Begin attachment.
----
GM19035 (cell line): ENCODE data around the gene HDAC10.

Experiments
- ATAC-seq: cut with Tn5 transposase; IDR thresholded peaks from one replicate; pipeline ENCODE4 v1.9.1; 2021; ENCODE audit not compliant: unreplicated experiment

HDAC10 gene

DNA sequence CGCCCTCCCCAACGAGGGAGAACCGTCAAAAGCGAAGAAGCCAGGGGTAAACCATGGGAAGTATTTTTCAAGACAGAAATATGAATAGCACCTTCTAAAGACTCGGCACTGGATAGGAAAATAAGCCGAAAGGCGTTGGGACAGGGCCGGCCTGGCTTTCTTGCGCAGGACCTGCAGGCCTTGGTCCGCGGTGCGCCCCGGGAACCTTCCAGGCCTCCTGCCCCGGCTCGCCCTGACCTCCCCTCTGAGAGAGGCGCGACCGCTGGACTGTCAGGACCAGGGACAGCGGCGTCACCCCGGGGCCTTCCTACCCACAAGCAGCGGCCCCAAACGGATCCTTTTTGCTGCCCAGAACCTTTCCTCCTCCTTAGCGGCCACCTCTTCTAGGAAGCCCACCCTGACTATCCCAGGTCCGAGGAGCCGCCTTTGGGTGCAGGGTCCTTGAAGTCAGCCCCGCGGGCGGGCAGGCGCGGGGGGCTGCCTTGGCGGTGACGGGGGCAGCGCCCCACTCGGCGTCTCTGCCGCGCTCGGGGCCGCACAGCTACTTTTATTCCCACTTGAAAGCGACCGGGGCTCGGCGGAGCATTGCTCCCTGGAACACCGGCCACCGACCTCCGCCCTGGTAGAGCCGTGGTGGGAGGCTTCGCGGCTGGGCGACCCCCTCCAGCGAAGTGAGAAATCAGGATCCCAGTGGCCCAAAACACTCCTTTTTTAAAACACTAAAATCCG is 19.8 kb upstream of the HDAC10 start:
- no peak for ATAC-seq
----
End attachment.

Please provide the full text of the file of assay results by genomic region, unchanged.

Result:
GM19035 (cell line): ENCODE data around the gene HDAC10.

Experiments
- ATAC-seq: cut with Tn5 transposase; IDR thresholded peaks from one replicate; pipeline ENCODE4 v1.9.1; 2021; ENCODE audit not compliant: unreplicated experiment

HDAC10 gene

DNA sequence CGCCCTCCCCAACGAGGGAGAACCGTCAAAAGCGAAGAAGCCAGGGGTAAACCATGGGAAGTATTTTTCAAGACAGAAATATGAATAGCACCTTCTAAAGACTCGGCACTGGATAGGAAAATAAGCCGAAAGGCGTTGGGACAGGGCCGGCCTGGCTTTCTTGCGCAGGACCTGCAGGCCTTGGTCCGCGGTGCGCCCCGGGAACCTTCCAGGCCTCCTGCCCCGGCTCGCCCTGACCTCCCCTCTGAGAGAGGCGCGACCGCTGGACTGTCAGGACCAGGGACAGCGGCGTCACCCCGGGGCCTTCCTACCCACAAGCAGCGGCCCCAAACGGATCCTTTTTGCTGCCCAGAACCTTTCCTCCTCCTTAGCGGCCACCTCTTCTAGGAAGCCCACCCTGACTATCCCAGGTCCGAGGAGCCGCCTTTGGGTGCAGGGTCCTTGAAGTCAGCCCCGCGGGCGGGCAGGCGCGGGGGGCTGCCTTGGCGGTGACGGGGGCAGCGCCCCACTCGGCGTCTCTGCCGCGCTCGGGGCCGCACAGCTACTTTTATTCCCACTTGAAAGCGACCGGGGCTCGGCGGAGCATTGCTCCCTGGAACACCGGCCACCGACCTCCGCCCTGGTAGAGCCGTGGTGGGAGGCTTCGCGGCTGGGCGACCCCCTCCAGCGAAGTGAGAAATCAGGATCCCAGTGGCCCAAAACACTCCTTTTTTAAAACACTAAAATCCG is 19.8 kb upstream of the HDAC10 start:
- no peak for ATAC-seq